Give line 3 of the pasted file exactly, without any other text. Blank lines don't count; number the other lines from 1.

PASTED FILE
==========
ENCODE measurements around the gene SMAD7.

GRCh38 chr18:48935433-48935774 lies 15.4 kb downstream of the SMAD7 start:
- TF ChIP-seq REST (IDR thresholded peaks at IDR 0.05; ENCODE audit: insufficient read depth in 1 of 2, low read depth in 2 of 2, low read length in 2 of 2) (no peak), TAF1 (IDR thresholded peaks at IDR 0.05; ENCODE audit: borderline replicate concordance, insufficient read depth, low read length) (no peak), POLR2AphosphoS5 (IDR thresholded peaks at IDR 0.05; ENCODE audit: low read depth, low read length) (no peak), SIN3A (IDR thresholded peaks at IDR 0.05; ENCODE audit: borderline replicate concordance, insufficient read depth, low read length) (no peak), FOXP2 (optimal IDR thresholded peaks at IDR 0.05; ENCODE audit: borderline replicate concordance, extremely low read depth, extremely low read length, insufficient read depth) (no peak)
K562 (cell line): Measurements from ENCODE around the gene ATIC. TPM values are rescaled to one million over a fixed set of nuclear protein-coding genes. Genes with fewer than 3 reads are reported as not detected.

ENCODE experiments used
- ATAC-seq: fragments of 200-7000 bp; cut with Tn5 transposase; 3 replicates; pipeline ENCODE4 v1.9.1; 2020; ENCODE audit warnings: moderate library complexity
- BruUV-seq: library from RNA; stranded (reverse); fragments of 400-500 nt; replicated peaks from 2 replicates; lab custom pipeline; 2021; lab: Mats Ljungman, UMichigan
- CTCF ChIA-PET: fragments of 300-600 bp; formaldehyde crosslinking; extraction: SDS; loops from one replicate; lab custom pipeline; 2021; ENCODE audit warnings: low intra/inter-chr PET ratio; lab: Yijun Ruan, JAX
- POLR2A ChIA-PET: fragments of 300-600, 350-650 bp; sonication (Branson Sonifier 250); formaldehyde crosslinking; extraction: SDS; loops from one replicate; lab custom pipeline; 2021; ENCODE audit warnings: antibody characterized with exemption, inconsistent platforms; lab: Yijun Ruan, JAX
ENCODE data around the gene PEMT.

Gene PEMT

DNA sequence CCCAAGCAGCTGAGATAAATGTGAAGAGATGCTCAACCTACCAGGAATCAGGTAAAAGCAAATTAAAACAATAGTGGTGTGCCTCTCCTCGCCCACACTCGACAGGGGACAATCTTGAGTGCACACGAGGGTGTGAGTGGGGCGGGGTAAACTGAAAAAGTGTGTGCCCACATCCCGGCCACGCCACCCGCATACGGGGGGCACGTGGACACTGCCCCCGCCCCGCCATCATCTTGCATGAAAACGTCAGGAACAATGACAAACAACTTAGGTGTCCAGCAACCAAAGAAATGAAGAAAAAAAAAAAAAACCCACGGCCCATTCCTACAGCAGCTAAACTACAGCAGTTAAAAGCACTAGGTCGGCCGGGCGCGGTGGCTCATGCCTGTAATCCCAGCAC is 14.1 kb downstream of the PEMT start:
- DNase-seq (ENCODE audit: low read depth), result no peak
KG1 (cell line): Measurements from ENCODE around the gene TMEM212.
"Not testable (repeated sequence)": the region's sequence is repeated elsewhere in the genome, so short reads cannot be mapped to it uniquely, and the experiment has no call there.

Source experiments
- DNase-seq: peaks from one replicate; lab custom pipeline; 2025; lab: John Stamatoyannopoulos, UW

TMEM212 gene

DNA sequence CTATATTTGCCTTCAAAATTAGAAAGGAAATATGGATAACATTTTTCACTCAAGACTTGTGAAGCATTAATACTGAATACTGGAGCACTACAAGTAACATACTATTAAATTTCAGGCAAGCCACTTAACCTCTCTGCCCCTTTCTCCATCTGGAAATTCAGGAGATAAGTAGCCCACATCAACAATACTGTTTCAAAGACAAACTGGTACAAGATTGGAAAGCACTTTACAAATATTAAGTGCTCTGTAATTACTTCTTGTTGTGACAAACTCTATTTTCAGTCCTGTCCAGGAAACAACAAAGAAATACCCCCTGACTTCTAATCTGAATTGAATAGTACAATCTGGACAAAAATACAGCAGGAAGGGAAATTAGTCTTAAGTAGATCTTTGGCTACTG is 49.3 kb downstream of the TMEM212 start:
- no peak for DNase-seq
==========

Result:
- TF ChIP-seq REST (IDR thresholded peaks at IDR 0.05; ENCODE audit: insufficient read depth in 1 of 2, low read depth in 2 of 2, low read length in 2 of 2) (no peak), TAF1 (IDR thresholded peaks at IDR 0.05; ENCODE audit: borderline replicate concordance, insufficient read depth, low read length) (no peak), POLR2AphosphoS5 (IDR thresholded peaks at IDR 0.05; ENCODE audit: low read depth, low read length) (no peak), SIN3A (IDR thresholded peaks at IDR 0.05; ENCODE audit: borderline replicate concordance, insufficient read depth, low read length) (no peak), FOXP2 (optimal IDR thresholded peaks at IDR 0.05; ENCODE audit: borderline replicate concordance, extremely low read depth, extremely low read length, insufficient read depth) (no peak)